Circa 1850 – 1930
The Beaux Arts style building was another of the high style eclectic building types that was reserved for the grand monumental homes of the American elite like the Vanderbilts. There were two Beaux Arts subtypes: the flat or low-pitched hipped roof form and the mansard roof form. The flat or hipped roof version was the most popular version of the Beaux Arts forms built. These sometimes could be confused with large Neoclassical homes, but the Beaux Arts homes had large paired columns that the Neoclassical home lacked. The mansard roof form tended to be used on smaller scale Beaux Arts homes.
Most Beaux Arts homes had some sort of rustiftcation of the main level along with a symmetrical facade. The masonry walls were usually light in color and they were often decorated with garlands, floral swags, and escutcheons, as well as a line of quoins at the wall junctions. The cornice was heavily accented with dentils, modillions, or heavy and elaborate carvings. Pilasters and columns in the Ionic or Corinthian orders were frequently used on these homes and they usually ran up to the cornice line. Windows and doors were very heavily decorated, usually with a surround decorated with elaborate brackets and pediments, and often window sills and roof lines had some sort of balustrade.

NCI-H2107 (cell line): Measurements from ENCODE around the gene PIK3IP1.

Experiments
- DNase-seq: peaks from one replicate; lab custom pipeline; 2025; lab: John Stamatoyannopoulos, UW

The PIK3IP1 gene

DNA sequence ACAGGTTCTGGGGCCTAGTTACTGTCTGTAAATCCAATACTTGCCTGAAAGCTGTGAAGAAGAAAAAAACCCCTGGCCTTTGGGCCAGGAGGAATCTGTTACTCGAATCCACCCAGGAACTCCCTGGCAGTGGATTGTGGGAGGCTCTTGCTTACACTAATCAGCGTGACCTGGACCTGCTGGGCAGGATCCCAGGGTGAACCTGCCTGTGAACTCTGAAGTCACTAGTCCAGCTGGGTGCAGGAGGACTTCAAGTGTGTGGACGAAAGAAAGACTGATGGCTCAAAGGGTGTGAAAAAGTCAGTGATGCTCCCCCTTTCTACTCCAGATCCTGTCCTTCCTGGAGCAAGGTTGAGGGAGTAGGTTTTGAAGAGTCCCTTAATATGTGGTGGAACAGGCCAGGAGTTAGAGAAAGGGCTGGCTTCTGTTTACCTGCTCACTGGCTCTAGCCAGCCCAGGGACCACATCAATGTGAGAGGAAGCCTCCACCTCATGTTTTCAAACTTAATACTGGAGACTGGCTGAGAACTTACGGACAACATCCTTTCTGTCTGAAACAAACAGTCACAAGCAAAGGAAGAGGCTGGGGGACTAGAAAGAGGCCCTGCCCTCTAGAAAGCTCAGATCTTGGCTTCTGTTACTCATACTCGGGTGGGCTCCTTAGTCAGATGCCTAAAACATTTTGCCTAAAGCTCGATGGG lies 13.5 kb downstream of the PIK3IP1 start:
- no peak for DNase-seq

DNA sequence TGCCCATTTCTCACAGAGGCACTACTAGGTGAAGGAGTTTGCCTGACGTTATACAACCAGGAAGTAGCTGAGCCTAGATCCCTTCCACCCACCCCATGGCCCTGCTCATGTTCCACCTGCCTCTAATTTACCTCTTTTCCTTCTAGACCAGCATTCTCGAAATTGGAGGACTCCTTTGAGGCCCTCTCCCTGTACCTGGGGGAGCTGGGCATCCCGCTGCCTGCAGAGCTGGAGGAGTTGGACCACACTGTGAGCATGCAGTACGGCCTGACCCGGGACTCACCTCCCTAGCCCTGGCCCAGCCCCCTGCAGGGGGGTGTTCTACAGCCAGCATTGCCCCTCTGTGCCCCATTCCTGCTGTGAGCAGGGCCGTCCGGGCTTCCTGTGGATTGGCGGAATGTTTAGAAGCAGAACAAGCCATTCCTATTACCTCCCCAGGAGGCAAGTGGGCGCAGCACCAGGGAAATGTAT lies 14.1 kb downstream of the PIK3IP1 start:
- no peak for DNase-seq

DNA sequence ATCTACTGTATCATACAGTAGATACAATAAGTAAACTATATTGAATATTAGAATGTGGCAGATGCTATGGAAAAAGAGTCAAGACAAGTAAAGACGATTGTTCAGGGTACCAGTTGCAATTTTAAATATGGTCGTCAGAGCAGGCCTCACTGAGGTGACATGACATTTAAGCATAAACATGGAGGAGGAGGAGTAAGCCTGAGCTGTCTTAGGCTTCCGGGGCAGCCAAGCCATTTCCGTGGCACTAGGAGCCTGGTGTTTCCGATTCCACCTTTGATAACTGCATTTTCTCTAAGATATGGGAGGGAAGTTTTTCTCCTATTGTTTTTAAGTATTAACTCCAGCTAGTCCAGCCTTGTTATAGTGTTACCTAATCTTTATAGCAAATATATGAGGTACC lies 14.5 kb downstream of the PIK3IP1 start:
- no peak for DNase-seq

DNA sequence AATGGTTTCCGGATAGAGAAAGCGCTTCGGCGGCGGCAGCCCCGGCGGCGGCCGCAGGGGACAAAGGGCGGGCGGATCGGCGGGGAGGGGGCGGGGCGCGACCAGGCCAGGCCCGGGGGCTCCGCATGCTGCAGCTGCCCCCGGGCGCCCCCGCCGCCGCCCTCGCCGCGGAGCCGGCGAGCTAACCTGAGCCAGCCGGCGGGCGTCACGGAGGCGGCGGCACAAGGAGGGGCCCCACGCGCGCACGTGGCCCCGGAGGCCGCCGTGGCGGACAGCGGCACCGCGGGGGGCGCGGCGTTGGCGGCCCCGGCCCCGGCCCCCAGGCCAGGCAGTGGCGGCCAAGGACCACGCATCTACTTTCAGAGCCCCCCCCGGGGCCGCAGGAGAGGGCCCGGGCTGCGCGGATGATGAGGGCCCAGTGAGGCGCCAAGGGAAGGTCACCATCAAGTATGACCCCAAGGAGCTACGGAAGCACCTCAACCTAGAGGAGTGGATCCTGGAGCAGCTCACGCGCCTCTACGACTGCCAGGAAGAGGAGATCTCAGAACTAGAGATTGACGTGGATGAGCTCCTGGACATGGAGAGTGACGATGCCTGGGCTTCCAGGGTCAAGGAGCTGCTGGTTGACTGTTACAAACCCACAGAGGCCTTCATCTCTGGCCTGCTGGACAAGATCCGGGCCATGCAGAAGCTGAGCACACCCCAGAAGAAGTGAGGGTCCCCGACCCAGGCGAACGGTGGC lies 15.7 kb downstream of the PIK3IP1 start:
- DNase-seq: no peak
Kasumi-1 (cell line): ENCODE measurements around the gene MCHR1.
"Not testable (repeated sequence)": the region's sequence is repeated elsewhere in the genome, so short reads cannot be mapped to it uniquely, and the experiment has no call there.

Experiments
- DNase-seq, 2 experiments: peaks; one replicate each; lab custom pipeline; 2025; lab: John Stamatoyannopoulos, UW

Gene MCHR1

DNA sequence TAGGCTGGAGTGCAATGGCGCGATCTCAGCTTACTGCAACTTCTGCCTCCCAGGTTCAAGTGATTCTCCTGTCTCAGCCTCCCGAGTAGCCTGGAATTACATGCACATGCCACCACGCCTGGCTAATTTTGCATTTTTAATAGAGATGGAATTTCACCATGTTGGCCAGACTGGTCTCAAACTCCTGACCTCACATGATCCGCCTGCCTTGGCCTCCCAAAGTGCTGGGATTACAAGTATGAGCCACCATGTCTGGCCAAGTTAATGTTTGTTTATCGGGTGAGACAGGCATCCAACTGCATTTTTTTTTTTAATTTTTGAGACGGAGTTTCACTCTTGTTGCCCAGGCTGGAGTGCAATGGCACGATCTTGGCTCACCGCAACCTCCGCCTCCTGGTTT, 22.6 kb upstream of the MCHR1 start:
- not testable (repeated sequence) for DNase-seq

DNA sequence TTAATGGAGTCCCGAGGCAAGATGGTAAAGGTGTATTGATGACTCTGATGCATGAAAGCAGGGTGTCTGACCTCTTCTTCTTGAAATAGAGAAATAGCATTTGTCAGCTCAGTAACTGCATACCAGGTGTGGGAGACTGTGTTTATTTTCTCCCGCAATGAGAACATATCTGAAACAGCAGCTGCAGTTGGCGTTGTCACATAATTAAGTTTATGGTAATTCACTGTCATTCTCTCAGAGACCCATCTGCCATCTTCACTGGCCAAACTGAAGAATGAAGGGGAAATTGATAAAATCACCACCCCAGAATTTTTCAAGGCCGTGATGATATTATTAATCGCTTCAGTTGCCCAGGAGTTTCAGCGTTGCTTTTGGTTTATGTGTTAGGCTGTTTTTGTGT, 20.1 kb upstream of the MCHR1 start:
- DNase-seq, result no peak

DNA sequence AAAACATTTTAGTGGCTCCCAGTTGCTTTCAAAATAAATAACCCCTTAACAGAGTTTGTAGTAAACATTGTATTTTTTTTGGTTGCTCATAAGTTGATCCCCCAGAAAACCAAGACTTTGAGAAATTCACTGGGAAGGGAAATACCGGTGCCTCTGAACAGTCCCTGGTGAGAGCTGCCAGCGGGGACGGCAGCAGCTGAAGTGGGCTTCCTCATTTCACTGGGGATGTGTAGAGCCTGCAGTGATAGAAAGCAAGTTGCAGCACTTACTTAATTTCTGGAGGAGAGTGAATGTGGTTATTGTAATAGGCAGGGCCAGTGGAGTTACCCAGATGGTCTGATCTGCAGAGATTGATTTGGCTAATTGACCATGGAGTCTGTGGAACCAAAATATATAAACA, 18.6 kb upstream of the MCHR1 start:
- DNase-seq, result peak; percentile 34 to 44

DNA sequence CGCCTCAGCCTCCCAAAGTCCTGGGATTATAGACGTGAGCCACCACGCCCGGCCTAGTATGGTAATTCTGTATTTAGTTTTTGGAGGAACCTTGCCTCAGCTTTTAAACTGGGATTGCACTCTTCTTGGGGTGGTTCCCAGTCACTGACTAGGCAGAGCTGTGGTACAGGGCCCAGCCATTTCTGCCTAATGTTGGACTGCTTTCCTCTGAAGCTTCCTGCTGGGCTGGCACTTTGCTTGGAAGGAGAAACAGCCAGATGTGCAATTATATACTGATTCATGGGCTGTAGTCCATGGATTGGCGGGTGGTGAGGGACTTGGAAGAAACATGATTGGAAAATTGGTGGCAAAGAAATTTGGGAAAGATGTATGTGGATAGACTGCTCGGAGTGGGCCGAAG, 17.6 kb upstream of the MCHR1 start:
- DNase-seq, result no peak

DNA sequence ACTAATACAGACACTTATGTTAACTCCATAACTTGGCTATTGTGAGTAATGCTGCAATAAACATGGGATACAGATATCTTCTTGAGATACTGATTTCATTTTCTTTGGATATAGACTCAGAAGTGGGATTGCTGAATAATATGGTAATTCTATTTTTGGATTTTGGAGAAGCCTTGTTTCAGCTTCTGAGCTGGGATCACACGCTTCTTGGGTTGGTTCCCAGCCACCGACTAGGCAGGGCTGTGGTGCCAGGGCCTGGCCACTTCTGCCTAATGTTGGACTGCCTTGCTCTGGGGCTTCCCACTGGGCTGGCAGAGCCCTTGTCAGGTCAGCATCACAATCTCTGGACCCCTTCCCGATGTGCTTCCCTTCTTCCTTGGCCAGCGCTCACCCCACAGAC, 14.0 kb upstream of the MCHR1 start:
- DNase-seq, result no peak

Very few buildings in the South were constructed in the Beaux Arts style outside of government buildings and educational facilities.